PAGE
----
Sunday, July 30, 2017

NECT: Springford to Providence

The third day of our adventure was a mystery to us also. We weren't sure how long the North Central Massachusetts Cemetery Series would take the day before so we had blocked this one in case it was needed. With some quick planning, ShelleyJean and I decided to head West for some whimsy and wonderment.

Have I mentioned my kinship to a certain Doctor?


Welcome to the Amazing World of Dr. Seuss! I was a military wife in Springfield several years (decades?) earlier, and this is a most welcome addition downtown. Located next to the Library, you can immerse yourself into the technicolor tones and wonderful whimsy of Theodore Geisel's mind recreated by sculptor (and stepdaughter) Lark Grey Dimond-Cate.

Look at this big eyes <3

Roped off because the sun overheated the metal, making it a hazard

Do you see your favorite?
There is a rather fun multi/puzzle onsite which was rather fun to complete. Regretfully the final was not as fabulous, but the smiley is a good souvenir from this fun & fabulous place.

Seuss on the Loose GC7578R

Being on a cemetery tour means we had to stop at this one. Located in the Springfield Cemetery, this house-shaped stone memorializes Andrew Titus - a Victorian era real estate businessmen.
Andrew Titus (1823- 1896) was a successful real estate man in Springfield. His family grave site in Springfield Cemetery is marked with a solid white marble sculpture of a two story Victorian mansion. The front of the home is inscribed IN MANSIONS ABOVE. On the side and on the door is the family name TITUS. In front of the mansion are additional gravestones shaped as miniature house, for three Titus women - Louise, Mary and Pamela. []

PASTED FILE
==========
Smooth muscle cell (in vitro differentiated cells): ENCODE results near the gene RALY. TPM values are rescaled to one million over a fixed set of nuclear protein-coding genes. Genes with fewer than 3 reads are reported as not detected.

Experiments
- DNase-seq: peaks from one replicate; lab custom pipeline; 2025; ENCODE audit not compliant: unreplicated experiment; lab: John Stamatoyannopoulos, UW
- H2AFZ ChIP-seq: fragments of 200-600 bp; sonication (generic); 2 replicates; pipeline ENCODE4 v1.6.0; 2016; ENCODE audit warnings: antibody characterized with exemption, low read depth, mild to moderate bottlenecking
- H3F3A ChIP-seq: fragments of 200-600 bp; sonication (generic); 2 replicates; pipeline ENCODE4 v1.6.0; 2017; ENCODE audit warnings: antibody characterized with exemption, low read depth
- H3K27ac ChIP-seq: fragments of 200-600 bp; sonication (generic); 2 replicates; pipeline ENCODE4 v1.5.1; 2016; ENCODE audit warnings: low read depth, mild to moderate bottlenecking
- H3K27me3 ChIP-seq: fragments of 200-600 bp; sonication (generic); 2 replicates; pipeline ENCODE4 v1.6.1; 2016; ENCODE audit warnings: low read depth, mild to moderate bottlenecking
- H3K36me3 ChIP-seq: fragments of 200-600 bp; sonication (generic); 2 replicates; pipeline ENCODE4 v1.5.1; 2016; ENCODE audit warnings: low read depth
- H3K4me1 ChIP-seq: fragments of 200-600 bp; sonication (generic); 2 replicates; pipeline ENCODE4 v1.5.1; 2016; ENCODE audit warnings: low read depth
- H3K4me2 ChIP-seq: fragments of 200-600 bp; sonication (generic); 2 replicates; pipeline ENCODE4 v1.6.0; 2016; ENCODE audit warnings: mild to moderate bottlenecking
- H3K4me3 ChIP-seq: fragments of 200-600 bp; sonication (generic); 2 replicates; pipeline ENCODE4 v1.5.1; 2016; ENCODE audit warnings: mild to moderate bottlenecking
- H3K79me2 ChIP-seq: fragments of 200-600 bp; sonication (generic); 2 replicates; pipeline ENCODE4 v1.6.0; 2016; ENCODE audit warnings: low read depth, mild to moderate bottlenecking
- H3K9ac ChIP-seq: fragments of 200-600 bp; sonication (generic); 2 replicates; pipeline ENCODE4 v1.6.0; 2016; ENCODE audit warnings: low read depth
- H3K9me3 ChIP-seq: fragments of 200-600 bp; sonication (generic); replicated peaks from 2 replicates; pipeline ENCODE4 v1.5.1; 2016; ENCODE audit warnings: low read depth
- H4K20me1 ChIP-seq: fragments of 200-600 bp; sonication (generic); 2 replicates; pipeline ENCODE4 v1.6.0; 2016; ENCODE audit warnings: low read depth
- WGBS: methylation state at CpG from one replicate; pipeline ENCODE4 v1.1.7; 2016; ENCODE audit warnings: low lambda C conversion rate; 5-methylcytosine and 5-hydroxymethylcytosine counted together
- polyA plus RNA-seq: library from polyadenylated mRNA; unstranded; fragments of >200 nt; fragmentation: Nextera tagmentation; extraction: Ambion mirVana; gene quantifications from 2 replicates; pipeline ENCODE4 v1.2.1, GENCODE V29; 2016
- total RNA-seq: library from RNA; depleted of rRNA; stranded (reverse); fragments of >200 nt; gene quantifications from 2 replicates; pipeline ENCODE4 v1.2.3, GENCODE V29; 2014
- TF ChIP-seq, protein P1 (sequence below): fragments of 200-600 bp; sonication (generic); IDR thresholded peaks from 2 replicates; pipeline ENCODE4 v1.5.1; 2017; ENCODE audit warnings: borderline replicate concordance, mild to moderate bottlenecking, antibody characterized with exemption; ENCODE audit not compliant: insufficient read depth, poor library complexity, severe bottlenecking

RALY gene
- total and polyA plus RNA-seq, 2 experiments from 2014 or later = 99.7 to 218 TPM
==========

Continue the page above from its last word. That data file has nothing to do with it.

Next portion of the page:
Heading towards the exit we saw a series of stones with friendly faces, and SJ agreed to pull over so I could add them to my collection. Little did I know what was around the bend for us...

But first, DINOSAURS! 

As the most favorited cache in the area, SJ and I decided to stop. Not a fan of Earth Caches, but the premise seemed interesting. Were there really footprints?

Dinosaur Footprints Earthcache GCNP8D


And now we know the wonders of geocaching. I lived in New England for 6 years and lived within miles of this for 3, but no clue this existed. I wonder how many locals know what's in their backyards?

Afterwards I moseyed down to the river and stopped to test the artsy features on my new Olympus. Doesn't this make you itch for an adventure? I wonder if I road the rails in an earlier existence?

Tack on a misadventure trying to locate another Muffler Man, and we were done with Massachusetts for the day.


This close to Connecticut meant a run for the border. We made it as far as Black-eyed Sally's in Hartford. YUM! 

Southern cuisine in a bluesy atmosphere. Don't let the menu fool you, though. Southern-style spicy sauce is just Buffalo sauce everywhere else. The crab balls and corn bread were divine, though.